The influential standard Quran of Cairo ("1342 Cairo text" using the Islamic calendar) is the Quran that was used throughout almost all the Muslim world until the Saudi Quran of 1985. The Egyptian edition is based on the "Ḥafṣ" version ("qira'at") based on ʻAsim's recitation, the 8th-century recitation of Kufa. It uses a set of additional symbols and an elaborate system of modified vowel-signs and for minute details, not identical to any older system. The Cairo edition has become the standard for modern printings of the Quran with the exception of those used in all North Africa (excluding Egypt) where the Warsh version is used.
A committee of leading professors from Al-Azhar University had started work on the project in 1907 but it was not until 10 July 1924 that the "Cairo Qur’an" was first published by Amiri Press under the patronage of Fuad I of Egypt, as such, it is sometimes known as the "royal (amīriyya) edition." The goal of the government of the newly formed Kingdom of Egypt was not to delegitimize the other qir’at, but to eliminate that, which the colophon labels as errors, found in Qur’anic texts used in state schools. To do this they chose to preserve one of the fourteen Qira'at “readings”, namely that of Hafs (d. 180/796), student of ‘Asim. Its publication has been called a "terrific success", and the edition has been described as one "now widely seen as the official text of the Qur’an", so popular among both Sunni and Shi'a that the common belief among less well-informed Muslims is "that the Qur’an has a single, unambiguous reading", i.e. that of the 1924 Cairo version. Minor amendments were made later in 1924 and in 1936 - the "Faruq edition" in honour of then ruler, King Faruq.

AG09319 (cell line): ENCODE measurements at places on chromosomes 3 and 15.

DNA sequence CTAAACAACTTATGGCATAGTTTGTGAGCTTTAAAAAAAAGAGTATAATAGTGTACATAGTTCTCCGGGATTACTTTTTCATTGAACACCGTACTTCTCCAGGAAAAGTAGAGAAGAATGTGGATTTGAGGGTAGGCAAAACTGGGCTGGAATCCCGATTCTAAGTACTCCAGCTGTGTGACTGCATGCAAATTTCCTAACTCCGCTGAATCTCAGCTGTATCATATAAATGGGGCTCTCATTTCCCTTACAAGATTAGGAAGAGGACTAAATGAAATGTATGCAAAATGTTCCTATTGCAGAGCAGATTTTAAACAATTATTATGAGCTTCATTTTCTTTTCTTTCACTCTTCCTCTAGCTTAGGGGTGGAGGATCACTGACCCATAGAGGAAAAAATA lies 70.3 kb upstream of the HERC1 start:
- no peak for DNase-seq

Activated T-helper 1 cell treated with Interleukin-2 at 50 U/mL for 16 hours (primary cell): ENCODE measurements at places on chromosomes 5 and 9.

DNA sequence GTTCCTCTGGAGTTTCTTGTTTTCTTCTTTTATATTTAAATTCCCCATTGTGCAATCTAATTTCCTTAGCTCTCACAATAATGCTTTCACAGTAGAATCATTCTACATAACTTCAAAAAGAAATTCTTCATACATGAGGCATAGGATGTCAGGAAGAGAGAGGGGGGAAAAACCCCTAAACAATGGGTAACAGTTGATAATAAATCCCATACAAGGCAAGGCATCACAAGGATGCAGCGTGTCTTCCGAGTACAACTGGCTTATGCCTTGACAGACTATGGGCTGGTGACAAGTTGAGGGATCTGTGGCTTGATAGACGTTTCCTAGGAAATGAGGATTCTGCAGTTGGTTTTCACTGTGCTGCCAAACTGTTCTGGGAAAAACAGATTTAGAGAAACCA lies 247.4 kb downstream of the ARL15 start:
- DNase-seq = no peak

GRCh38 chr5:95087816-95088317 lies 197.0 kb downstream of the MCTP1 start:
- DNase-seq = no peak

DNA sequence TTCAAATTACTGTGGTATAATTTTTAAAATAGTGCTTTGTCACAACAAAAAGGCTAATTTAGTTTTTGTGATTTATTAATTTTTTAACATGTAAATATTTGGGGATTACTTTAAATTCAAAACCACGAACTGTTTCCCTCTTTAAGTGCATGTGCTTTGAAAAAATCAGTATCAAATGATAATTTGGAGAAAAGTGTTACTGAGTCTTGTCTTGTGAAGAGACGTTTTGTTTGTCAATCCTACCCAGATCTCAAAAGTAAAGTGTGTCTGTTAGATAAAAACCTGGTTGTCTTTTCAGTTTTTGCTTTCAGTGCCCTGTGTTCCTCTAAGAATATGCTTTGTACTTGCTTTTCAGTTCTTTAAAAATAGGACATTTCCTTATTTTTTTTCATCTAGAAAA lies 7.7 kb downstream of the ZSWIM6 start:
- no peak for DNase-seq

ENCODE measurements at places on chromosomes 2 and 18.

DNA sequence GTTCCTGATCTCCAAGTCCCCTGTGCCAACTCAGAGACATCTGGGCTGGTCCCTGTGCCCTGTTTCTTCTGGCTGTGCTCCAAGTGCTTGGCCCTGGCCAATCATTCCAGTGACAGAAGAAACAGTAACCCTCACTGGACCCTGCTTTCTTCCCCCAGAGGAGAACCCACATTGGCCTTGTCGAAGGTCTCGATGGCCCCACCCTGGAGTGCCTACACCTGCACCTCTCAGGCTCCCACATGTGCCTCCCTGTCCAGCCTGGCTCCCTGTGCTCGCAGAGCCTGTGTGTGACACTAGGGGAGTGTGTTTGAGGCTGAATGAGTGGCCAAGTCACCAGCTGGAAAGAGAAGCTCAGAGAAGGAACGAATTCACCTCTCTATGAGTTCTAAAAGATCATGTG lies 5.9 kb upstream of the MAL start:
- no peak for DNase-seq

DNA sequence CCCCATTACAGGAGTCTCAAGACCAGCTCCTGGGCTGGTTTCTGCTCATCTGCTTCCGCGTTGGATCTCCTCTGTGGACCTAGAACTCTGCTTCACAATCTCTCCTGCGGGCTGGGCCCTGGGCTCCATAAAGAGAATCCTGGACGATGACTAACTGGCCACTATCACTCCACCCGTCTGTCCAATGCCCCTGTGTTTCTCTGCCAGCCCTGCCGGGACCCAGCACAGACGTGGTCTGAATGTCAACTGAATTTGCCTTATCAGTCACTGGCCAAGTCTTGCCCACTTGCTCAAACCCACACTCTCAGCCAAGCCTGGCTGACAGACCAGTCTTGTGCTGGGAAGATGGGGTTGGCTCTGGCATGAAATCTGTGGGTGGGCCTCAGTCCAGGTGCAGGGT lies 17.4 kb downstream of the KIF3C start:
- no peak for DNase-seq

Reasons given for the overwhelming popularity of Hafs and Asim range from the fact that it is easy to recite, to the simple statement that "God has chosen it". Ingrid Mattson credits mass-produced printing press mushafs with increasing the availability of the written Quran but also diminishing the diversity of qira'at. Written text has become canonical and oral recitation has lost much of its previous equality.
Muslim disagreement over whether to include the Basmala within the Quranic text, reached consensus following the 1924 Edition, which included it as the first verse (āyah) of Quran chapter 1 but otherwise included it as an unnumbered line of text preceding the other relevant 112 chapters. The Cairo Quran adopted the Kufan tradition of separating and numbering verses, and thus standardized a different verse numbering to Flügel's 1834 edition. It adopted the chronological order of chapters attributed to Ibn Abbās, which became widely accepted following 1924. A large number of pre-1924 Qurans were destroyed by dumping them in the river Nile.